Mamatoto Village exists against the backdrop of statistics that paint a grim picture of Black women and birthing people’s maternal health outcomes. In 2020, 861 women died during or after pregnancy in the United States–293 of whom were Black. In Washington, D.C., 90 percent of maternal deaths occur amongst non-Hispanic Black women, and 64 percent of maternal deaths occur to women living east of the Anacostia River in Wards 7 and 8. At Mamatoto Village, we believe that every woman and birthing person deserves to watch their baby and family grow. To positively impact maternal health outcomes in the greater Washington, D.C. area, Mamatoto delivers two core programs: the Mothers Rising Home Visitation (MRHV) and Perinatal Health Worker Training (PHWT) programs.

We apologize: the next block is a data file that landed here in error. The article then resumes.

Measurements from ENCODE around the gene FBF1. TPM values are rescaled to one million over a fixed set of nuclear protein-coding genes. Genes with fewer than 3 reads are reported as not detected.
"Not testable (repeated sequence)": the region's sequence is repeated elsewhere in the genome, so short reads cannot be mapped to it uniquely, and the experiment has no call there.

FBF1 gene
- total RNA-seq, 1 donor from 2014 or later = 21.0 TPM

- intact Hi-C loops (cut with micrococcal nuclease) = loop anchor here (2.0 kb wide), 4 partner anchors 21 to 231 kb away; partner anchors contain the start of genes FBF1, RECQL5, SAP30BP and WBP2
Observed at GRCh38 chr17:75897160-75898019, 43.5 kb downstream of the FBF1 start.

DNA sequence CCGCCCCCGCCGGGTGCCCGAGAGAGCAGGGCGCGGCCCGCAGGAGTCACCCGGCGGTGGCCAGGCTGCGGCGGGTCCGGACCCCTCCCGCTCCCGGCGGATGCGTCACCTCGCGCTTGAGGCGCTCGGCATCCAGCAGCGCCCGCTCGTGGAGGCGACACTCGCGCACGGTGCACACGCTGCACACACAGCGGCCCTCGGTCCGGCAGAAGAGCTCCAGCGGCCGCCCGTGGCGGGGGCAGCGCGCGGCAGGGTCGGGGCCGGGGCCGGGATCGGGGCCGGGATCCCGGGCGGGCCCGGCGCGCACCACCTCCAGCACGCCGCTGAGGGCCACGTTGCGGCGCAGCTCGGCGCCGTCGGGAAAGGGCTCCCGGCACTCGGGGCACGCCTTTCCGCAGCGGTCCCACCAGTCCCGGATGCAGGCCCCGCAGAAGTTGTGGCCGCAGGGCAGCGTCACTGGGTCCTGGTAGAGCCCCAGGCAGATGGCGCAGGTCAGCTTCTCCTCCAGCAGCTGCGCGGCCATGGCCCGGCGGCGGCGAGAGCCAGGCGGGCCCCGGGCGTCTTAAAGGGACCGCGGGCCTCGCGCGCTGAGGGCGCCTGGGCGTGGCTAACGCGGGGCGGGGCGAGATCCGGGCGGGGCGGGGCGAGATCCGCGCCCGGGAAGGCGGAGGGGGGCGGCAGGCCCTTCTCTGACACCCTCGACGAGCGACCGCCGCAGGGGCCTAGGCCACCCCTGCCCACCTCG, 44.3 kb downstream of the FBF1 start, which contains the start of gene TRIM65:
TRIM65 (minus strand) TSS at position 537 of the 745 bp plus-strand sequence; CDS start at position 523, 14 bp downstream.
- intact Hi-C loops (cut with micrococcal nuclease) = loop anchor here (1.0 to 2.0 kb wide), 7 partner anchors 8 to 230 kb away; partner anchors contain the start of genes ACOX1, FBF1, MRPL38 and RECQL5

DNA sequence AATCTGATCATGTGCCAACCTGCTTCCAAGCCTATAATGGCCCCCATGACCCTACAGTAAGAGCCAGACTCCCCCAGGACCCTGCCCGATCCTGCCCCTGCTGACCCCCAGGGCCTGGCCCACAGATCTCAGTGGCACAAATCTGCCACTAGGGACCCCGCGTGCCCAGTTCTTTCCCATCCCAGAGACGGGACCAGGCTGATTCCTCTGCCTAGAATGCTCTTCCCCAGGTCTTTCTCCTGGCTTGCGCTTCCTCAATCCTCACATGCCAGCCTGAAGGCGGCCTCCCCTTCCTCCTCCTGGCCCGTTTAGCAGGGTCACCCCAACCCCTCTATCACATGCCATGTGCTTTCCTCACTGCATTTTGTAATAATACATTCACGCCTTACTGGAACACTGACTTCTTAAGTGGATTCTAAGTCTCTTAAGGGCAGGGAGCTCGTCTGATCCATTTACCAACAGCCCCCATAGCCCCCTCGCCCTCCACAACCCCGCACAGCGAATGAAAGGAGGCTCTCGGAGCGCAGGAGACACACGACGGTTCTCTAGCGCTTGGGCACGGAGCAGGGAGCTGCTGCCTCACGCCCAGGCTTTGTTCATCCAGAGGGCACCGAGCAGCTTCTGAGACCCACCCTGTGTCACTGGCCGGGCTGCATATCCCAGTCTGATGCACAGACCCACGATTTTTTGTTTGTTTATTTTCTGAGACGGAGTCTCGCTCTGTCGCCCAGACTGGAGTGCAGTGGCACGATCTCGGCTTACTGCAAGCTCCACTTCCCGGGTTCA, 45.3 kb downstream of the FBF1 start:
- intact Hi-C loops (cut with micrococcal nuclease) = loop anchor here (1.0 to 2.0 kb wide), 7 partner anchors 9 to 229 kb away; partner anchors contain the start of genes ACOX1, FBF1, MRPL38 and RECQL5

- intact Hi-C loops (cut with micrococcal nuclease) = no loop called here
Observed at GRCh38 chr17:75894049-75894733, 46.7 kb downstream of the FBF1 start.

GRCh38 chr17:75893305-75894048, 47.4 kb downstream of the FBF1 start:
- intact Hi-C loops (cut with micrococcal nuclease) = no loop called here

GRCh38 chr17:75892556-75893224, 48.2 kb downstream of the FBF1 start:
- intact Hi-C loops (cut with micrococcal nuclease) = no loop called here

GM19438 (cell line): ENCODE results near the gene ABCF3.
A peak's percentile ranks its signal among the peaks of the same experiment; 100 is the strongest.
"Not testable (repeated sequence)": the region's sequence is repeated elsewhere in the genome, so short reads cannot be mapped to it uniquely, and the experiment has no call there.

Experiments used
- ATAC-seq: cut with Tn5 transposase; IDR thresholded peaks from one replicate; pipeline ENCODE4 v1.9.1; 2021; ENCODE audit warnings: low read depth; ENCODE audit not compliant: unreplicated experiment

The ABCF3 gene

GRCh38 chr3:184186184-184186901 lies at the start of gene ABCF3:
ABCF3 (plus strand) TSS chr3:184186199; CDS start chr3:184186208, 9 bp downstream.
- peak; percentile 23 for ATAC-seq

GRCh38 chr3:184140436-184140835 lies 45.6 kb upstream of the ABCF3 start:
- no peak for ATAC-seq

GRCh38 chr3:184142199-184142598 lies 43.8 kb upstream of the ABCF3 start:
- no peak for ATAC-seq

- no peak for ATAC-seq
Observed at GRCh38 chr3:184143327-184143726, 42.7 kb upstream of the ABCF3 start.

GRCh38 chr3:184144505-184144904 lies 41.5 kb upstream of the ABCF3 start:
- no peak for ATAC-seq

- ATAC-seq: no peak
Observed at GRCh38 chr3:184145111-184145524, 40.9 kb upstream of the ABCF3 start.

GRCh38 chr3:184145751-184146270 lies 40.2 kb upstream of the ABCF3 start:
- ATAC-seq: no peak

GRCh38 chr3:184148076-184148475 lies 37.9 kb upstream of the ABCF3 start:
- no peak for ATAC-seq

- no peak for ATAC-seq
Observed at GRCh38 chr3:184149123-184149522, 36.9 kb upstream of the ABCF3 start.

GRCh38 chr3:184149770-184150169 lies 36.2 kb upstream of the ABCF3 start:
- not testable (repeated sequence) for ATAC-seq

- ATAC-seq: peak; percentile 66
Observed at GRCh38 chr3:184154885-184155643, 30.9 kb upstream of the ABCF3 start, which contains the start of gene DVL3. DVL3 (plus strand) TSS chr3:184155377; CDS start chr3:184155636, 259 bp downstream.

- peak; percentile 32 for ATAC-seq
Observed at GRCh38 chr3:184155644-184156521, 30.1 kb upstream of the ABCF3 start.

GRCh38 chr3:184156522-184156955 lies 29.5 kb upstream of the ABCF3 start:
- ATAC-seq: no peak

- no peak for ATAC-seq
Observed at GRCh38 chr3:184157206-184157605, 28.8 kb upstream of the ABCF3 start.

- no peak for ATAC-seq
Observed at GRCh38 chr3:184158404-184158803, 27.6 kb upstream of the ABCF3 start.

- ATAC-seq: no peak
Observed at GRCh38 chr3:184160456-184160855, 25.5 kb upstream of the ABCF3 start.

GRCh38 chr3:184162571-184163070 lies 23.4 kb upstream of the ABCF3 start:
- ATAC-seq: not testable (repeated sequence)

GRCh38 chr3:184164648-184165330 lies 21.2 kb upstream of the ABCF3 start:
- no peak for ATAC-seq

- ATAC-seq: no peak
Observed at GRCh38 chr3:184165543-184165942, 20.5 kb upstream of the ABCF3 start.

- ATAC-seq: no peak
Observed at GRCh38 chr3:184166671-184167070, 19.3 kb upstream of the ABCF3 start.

Mamatoto’s MRHV program delivers tailored, culturally resonant perinatal care services to Medicaid-eligible women and birthing people living in Washington, D.C. and Prince George’s County, Maryland. MRHV clients receive care from teams of perinatal health workers, including perinatal community health workers, community birth workers, health and wellness specialists, and lactation consultants. During their pregnancies and through three months postpartum, MRHV clients receive coordinated services such as health education, social support, resource navigation, home visiting, food and nutrition services (including grocery deliveries), mental health counseling, lactation guidance and consultations, and postpartum support. Yearly, the MRHV program serves 300 women and birthing people and their families throughout the region. Since its inception, the MRHV program has served over 2,400 women. From 2019 to 2021, the MRHV program maintained a low preterm birth rate (under 15 percent), a high breastfeeding initiation rate (over 85 percent), and a 0 percent maternal mortality rate.